I read quite a lot of books, and to be frank, there is a lot of mediocrity out there. I understand that reading and books is a very subjective activity and what is mediocre to one is wonderful to another and vice verser.
David Rohrer’s book, The Sacred Wilderness of Pastoral Ministry is quite simply wonderful. For me it is the best book I have read this year, and in my humble opinion should be read by every single person in pastoral ministry, regardless of denomination or structure.
Rohrer tackles the issues of being in pastoral ministry with what I can only call a spirit enabled wisdom. He consistently hits the nail on the head. There is no condemnation in this book. There ARE, however, plenty of challenges. There is also a wonderful dose of encouragement.
Here is an example of both:
“We are often our own worst enemies when it comes to seeding things into our lives that destroy our confidence. The narcism that sends us looking for congregational affirmation also sows the seeds of self-doubt and insecurity. When these seeds begin to germinate, the sound of our own voice commands more of our attention than the voice of God. In the face of criticism, fatigue and failure, it is easy to forget that our ministry fits into the greater reality of God’s story. It is easy to forget that we do our work in response to God’s call in the name of Jesus. Instead of seeing ourselves as participants in the work of God by the mercy of God, we myopically fixate on all that we are not, all that we might have been and all that we should be. The abstractions of our fears displace the concrete reality of God’s love and grace, and like Elijah after his bout with the prophets of Baal, we are left with nothing but fatigue and the sinking feeling that we are alone.”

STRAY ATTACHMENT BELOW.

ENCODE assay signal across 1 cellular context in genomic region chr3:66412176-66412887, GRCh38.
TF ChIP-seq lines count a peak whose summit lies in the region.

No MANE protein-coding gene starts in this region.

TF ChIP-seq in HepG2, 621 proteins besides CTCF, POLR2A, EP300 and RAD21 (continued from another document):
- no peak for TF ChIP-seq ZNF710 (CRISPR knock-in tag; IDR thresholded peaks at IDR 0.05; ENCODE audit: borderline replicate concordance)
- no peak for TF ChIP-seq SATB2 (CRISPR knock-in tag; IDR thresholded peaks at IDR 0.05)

Much of the book revolves around the ministry lens of John the Baptist. Rohrer points out that the Baptist called for both personal renewal and institutional reform. He spoke into a religious world that was disconnected from authentic relationship with God. He addressed the emptiness of religious institutions that did little more than anesthetize people through empty ritual. He preached about the integration of faith and life.
Rohrer does a fantastic job of re-centering the pastor’s focus. Perhaps my favorite quote is towards the end of the book, when he says:
“We are not here to save the church. Our work is catalytic. Like a catalyst, it has value in that is fosters a reaction. Yet people will not remember what we said so much as they will remember what God did when we said it. Our delivery of the message has a shelf life. But if we don’t deliver it, who will? If we don’t take up the call God places on our hearts to invite people to consider truth that is bigger than themselves, then we miss out. We miss out on the incredible blessing and affirmation of participating in what God is doing.”
Maybe that Rohrer’s book hit me just where I needed to be hit. But my guess is that it would also hit the exact place for many in pastoral ministry.
I rarely say this – but this is a MUST READ.
Very highly recommended!